Skill Level Beginner
- It used to be that initial public offerings, IPOs, created millionaires overnight. Now, with the high values of many high-tech start-up companies, IPOs are creating billionaires overnight. For example, Mark Zuckerberg, the Facebook founder, was worth over $19 billion the day after Facebook went public. So just what is an IPO? Well, my rule of thumb is if you want to know what something is, just say it slow. An initial public offering, an IPO, is an initial public offering.
It's kind of what it says it is. It's the first offering to the public of shares or stock in a company. Microsoft, for example, went public on March 31st, 1986. The price for one share of stock on that day began at $21, at the end of that first day, the price had climbed as high as $35.50. By the way, if you'd purchased one share of stock on that day, today it would be worth over $19,000. Microsoft has split their shares nine times since 1986 in an effort to keep their stock price low.
One share purchased then would be the equivalent of 288 shares today, because of those splits. So how does a company go public? Here are eight common steps involved in the process. First, the company conducts what is called a bake-off to select an underwriter or underwriters. An underwriter guides the company through the IPO process. In the case of Microsoft, Bill Gates selected Goldman Sachs and Alex Brown to serve as their underwriters and help them go public.
Second, the underwriter benchmarks the company's financial statements with competitors. The financial statements are analyzed to determine how the company should be valued in light of stock prices of other similar companies that have already gone public. In the case of Microsoft, their financial statements were compared with companies like Lotus Development Company, which had recently gone public. Third, the underwriter sets the preliminary IPO price per share. Based on an analysis and a read of the markets at the time, the initial IPO price was set at $16 per share for Microsoft.
Fourth, the company and its underwriters hold what is called a roadshow to promote the IPO to large brokers and institutional investors. These roadshows are intended to generate interest in the company. Microsoft conducted an eight-city international tour as part of its roadshow. The fiftH step in the process is to build the book, what this means is to make a list of tentative orders to see what interest there is in the IPO. As a result of their book of tentative orders, the underwriter suggested that the initial IPO price for Microsoft be raised.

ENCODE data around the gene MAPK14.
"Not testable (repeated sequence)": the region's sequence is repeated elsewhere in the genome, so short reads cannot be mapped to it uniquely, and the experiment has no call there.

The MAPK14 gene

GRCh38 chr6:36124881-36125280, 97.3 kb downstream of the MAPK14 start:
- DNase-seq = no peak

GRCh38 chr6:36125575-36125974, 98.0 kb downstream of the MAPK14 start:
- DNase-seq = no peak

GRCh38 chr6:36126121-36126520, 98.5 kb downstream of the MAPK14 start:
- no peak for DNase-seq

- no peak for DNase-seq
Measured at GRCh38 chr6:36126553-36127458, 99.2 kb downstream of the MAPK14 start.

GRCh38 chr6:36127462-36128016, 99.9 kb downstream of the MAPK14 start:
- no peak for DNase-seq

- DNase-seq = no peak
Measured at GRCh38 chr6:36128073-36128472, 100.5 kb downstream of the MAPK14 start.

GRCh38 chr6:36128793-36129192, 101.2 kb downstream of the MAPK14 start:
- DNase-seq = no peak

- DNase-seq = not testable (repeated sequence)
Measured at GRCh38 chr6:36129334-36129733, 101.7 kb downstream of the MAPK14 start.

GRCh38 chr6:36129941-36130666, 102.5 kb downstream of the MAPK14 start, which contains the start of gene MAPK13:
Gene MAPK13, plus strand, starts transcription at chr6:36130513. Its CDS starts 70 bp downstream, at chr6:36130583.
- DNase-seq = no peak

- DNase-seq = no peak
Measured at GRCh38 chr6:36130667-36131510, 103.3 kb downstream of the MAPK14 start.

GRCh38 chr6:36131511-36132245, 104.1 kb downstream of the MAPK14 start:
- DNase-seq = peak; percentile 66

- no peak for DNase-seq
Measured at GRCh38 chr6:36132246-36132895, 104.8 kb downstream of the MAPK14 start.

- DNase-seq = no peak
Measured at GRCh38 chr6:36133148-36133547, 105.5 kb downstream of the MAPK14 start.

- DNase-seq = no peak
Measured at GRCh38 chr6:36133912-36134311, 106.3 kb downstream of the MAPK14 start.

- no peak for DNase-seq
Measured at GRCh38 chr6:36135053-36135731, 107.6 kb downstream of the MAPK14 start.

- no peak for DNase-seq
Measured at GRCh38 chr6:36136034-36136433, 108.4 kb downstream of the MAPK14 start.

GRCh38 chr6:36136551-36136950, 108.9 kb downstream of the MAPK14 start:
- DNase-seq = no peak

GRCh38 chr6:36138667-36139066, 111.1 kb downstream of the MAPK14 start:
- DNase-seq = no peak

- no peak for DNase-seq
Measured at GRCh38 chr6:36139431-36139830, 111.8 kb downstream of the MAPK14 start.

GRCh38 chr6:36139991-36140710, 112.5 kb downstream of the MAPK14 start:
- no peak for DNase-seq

Step six in the process is to set the final IPO price. This is the price at which the stock of the company will begin trading to the public. This price is important because it determines how much the owners of the company will receive when they initially sell their stock. Once they sell their stock and the price goes up, those original owners do not get that increase in value. That increase in value goes to those who initially purchase the stock. So this final IPO price is critical to the original founders.
It determines how much they will initially be worth for all their efforts to get the company to this point. Step seven is to issue the shares. This is the big day. With Securities and Exchange Commission approval, the shares are ready to be sold. And finally, trading begins. As frequently happens with IPO shares, the price per share skyrockets during the first day of trading. In the case of Microsoft, the IPO price started at $21 per share and went up from there.
On that day in 1986, Bill Gates was suddenly worth $350 million. Here we are, over 30 years later, and Mr. Gates is now worth around $90 billion. Turns out he's done okay with his shares of Microsoft stock. But for every Microsoft, where a share purchased in the IPO for $21 in 1986 would be worth $19,000 today, there are dozens of less successful IPOs, such as the Globe.com. The Globe.com went public on November 13th, 1998, and its stock jumped a record 600% in the first day of trading.
Its final IPO price was $9 per share, and by the end of the first day, the stock closed at $63.50. But less than two years later, the stock was de-listed as the dot com bubble burst. The company went out of business in March of 2007. An initial public offering, an IPO, is the point at which owners get out of the company some of the sweat equity that they invested in building that company.
Q: Why can't I earn a Certificate of Completion for this course?
A: We publish a new tutorial or tutorials for this course on a regular basis. We are unable to offer a Certificate of Completion because it is an ever-evolving course that is not designed to be completed. Check back often for new movies.